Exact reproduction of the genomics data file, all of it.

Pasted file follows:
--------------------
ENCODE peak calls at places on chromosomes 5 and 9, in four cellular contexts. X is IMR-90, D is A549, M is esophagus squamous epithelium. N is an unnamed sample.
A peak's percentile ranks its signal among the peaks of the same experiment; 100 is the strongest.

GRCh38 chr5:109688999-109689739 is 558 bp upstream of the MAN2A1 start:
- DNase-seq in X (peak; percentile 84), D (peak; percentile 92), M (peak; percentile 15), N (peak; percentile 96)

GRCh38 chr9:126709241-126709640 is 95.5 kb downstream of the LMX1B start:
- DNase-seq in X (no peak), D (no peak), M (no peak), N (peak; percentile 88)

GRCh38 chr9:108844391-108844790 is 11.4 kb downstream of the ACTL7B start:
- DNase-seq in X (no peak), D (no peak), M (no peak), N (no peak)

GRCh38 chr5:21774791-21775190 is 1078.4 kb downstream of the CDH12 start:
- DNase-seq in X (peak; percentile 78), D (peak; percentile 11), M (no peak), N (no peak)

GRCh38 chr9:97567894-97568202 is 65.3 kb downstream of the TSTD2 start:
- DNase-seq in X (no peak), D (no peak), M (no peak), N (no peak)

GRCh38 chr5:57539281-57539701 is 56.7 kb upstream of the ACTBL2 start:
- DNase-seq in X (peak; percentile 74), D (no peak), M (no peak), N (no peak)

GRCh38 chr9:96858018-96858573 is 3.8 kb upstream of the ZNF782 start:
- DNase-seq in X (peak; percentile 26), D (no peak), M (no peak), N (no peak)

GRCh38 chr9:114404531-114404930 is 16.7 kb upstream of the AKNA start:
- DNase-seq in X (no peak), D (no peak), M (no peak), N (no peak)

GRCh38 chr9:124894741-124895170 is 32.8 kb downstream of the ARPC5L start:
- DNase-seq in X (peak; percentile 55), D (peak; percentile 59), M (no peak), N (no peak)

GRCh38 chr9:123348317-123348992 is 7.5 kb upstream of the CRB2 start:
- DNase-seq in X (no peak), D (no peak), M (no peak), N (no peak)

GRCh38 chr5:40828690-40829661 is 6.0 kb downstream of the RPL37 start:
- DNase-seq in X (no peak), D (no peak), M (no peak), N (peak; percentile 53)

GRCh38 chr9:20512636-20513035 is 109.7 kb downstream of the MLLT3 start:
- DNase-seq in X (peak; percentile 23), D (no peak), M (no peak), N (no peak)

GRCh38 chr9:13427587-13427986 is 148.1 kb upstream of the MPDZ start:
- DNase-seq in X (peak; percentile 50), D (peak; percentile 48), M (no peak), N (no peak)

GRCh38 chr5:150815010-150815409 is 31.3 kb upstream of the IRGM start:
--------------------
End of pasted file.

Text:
ENCODE peak calls at places on chromosomes 5 and 9, in four cellular contexts. X is IMR-90, D is A549, M is esophagus squamous epithelium. N is an unnamed sample.
A peak's percentile ranks its signal among the peaks of the same experiment; 100 is the strongest.

GRCh38 chr5:109688999-109689739 is 558 bp upstream of the MAN2A1 start:
- DNase-seq in X (peak; percentile 84), D (peak; percentile 92), M (peak; percentile 15), N (peak; percentile 96)

GRCh38 chr9:126709241-126709640 is 95.5 kb downstream of the LMX1B start:
- DNase-seq in X (no peak), D (no peak), M (no peak), N (peak; percentile 88)

GRCh38 chr9:108844391-108844790 is 11.4 kb downstream of the ACTL7B start:
- DNase-seq in X (no peak), D (no peak), M (no peak), N (no peak)

GRCh38 chr5:21774791-21775190 is 1078.4 kb downstream of the CDH12 start:
- DNase-seq in X (peak; percentile 78), D (peak; percentile 11), M (no peak), N (no peak)

GRCh38 chr9:97567894-97568202 is 65.3 kb downstream of the TSTD2 start:
- DNase-seq in X (no peak), D (no peak), M (no peak), N (no peak)

GRCh38 chr5:57539281-57539701 is 56.7 kb upstream of the ACTBL2 start:
- DNase-seq in X (peak; percentile 74), D (no peak), M (no peak), N (no peak)

GRCh38 chr9:96858018-96858573 is 3.8 kb upstream of the ZNF782 start:
- DNase-seq in X (peak; percentile 26), D (no peak), M (no peak), N (no peak)

GRCh38 chr9:114404531-114404930 is 16.7 kb upstream of the AKNA start:
- DNase-seq in X (no peak), D (no peak), M (no peak), N (no peak)

GRCh38 chr9:124894741-124895170 is 32.8 kb downstream of the ARPC5L start:
- DNase-seq in X (peak; percentile 55), D (peak; percentile 59), M (no peak), N (no peak)

GRCh38 chr9:123348317-123348992 is 7.5 kb upstream of the CRB2 start:
- DNase-seq in X (no peak), D (no peak), M (no peak), N (no peak)

GRCh38 chr5:40828690-40829661 is 6.0 kb downstream of the RPL37 start:
- DNase-seq in X (no peak), D (no peak), M (no peak), N (peak; percentile 53)

GRCh38 chr9:20512636-20513035 is 109.7 kb downstream of the MLLT3 start:
- DNase-seq in X (peak; percentile 23), D (no peak), M (no peak), N (no peak)

GRCh38 chr9:13427587-13427986 is 148.1 kb upstream of the MPDZ start:
- DNase-seq in X (peak; percentile 50), D (peak; percentile 48), M (no peak), N (no peak)

GRCh38 chr5:150815010-150815409 is 31.3 kb upstream of the IRGM start: